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Caritas Australia warns on Iraq War humanitarian disaster

As Australia considers joining a military coalition to enter Iraq if the current United Nations weapons inspection fails, a new report by international aid agency Caritas warns that war must be avoided at all costs.

"The horrendous burden of twelve years of sanctions and trade embargo's has left the people of Iraq highly vulnerable," said Julian Filochowski, the Caritas Internationalis representative who headed a recent delegation to Iraq which produced the report. "In the end, a war on Iraq will be devastating for the Iraqi people."

The Caritas delegation recently visited Iraq to investigate the needs of the Iraqi people and to assist Caritas Iraq to put into place a disaster preparedness plan.

"Caritas Australia has provided $60,000 to assist local partner, Caritas Iraq, to put in place emergency preparedness measures to cope with an emergency situation should there be a strike targeting Iraq," said Jack de Groot, Caritas Australia's National Director.

"Caritas Iraq is working with the Iraqi Red Crescent Society and the Iraq Red Cross to equip 40 medical centres with needed medical equipment that would provide life saving medical care to thousands of injured Iraqi civilians. It is also training 42 doctors and 220 volunteers for emergency and field medical responses," he said.

"Caritas Australia has a long-standing concern about the situation of Iraqi women and children. The Iraqi infrastructure can no longer bear the weight of human need," Mr de Groot said.

Women and children in Iraq continue to suffer from high levels of malnutrition. One in every four children under the age of five is chronically malnourished. The country's health service is inadequate due to the economic sanctions placed on Iraq over the last 12 years.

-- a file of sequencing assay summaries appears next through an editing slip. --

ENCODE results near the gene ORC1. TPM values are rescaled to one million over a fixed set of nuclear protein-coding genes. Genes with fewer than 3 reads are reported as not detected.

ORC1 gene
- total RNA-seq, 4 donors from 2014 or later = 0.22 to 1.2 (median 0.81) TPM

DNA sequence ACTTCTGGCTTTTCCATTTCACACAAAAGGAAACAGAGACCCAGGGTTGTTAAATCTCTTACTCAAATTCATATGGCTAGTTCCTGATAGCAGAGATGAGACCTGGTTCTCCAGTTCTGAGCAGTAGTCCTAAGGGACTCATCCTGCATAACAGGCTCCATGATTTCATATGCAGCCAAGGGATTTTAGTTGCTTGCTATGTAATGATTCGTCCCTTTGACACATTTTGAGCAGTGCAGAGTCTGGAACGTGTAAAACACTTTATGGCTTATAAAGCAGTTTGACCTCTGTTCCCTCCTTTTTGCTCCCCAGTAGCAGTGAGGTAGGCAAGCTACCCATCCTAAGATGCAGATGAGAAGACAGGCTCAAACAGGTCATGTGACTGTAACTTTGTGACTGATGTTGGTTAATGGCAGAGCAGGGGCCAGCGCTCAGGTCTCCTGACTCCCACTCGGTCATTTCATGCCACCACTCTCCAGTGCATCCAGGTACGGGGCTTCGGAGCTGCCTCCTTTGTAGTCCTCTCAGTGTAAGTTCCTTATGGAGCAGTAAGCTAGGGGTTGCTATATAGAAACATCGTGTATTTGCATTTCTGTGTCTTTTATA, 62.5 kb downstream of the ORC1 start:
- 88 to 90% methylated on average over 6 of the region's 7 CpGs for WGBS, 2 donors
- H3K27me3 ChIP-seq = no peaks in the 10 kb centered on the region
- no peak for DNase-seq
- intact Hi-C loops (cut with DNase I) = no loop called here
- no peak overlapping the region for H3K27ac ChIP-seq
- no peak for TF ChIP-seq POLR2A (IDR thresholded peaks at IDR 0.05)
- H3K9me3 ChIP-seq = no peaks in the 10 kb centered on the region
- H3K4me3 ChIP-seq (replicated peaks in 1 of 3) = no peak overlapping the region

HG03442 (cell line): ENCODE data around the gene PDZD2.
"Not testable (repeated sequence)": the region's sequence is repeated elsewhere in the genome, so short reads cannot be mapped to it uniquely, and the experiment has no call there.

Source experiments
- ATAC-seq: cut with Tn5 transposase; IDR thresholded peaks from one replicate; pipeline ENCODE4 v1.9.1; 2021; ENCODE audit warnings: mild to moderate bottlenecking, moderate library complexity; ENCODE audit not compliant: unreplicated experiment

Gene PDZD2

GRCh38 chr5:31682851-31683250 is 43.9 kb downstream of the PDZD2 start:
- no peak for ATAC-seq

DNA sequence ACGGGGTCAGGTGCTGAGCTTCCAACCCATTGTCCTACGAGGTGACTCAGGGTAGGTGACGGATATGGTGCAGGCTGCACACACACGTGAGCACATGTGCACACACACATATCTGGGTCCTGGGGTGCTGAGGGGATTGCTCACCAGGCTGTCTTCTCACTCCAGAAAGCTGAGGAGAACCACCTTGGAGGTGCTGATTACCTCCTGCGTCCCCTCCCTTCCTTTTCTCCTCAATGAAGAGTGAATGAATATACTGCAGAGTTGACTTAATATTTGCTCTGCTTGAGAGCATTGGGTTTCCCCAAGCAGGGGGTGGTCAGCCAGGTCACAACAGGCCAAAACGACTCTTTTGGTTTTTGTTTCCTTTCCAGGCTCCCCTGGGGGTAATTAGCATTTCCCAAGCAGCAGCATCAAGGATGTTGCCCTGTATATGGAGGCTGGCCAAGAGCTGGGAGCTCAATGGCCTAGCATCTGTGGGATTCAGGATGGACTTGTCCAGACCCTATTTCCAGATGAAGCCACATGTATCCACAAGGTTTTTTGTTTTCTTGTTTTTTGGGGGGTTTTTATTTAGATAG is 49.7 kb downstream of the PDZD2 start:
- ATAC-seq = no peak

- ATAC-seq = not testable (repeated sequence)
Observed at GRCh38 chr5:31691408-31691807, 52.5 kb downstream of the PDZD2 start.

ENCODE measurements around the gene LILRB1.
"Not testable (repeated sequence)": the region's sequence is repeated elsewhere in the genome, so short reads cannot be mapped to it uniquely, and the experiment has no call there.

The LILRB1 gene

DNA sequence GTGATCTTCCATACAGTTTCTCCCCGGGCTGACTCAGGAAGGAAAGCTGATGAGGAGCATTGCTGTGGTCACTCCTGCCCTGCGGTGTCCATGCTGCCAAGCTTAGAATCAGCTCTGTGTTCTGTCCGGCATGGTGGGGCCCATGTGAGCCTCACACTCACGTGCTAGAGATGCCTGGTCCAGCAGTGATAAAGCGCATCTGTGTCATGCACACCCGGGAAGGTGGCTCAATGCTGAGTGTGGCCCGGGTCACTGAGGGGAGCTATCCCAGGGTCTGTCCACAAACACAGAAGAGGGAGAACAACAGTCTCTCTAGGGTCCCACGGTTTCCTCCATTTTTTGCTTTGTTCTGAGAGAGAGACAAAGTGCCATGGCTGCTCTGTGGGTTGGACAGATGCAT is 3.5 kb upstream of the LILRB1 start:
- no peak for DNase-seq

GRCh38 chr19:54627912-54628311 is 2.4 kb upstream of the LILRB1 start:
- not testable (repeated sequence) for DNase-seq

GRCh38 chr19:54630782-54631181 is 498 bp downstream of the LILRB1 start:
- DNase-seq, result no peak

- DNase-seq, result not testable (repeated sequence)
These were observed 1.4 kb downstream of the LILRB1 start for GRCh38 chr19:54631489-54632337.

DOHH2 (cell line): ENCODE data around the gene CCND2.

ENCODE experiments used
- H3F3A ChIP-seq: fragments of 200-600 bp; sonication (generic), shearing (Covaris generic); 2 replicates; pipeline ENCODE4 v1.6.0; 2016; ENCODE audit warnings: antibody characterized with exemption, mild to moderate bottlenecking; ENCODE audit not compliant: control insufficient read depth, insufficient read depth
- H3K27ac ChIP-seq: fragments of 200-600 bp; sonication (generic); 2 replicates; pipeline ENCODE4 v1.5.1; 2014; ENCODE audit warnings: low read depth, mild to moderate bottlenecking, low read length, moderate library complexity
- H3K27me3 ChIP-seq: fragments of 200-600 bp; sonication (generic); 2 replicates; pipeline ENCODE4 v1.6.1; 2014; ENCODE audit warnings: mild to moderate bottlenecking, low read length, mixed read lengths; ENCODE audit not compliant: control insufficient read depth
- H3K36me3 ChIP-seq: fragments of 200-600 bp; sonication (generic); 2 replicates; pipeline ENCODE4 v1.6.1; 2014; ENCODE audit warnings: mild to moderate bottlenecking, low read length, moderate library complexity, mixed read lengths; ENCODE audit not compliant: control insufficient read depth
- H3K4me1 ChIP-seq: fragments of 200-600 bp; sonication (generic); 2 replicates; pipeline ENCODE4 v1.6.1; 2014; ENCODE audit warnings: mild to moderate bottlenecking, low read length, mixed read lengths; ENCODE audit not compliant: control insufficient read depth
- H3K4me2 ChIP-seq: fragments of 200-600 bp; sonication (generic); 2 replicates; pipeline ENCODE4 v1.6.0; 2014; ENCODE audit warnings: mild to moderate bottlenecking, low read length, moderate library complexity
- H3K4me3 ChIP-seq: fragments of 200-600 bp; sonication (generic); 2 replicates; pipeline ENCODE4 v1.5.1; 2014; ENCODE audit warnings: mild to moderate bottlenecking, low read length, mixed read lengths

Caritas Australia

US Bishops question Iraq war morality (14/11/02)
Vatican reasserts opposition to war in Iraq (4/10/02)
Catholic agency worried about 'untold suffering' in Iraq war (20/9/02)
Australian bishops petition PM on Iraq (11/7/02)


As the relics of St. Therese of Lisieux were about to be transferred from Lebanon to Iraq, Catholics in both countries prayed for the intercession of the "Little Flower" in preventing war in the region.

Closing a 10-week pilgrimage of the relics throughout Lebanon on Sunday, Cardinal Nasrallah P. Sfeir, patriarch of the Maronite Catholic Church, prayed that "the urgent and crucial visit of the sacred relics which will be carried to Iraq may drive away the specter of war from Iraq and the whole region."

The exposition of the relics in Lebanon was greeted with crowded liturgies and large processions in which "Christians and Muslims participated side by side," Vatican Radio reported on Tuesday.

The relics visited Australia earlier this year (pictured).

The relics are scheduled to be carried in pilgrimage around Iraq from this week until 28 December, in response to an urgent request by Archbishop Jean Sleiman, head of the Latin-rite Archdiocese of Baghdad.

Catholic News Service


A delegation of Catholic peace campaigners will go to the British Prime Minister's residence later today to pray and present a petition appealing for peace for Iraq and the Middle East.

Support for the Pax Christi Declaration on the Morality and Legality of War against Iraq has grown since the first 5000 were presented to Downing Street in August. A further 4000 signatures will be presented to Mr Tony Blair this afternoon.

"The ordinary people of Iraq have suffered enough," says the letter accompanying the petition. "They should not have to bear the burden of military violence carried out in the name of alleged compliance with UN resolutions, regime change or any political or strategic interest which the UK and the USA are trying to secure."

Independent Catholic News

UK church leaders protest Iraq invasion plans (7/8/02)
Pax Christi UK | Iraq | Prayer for Peace in Iraq and the Middle East

22 Nov 2002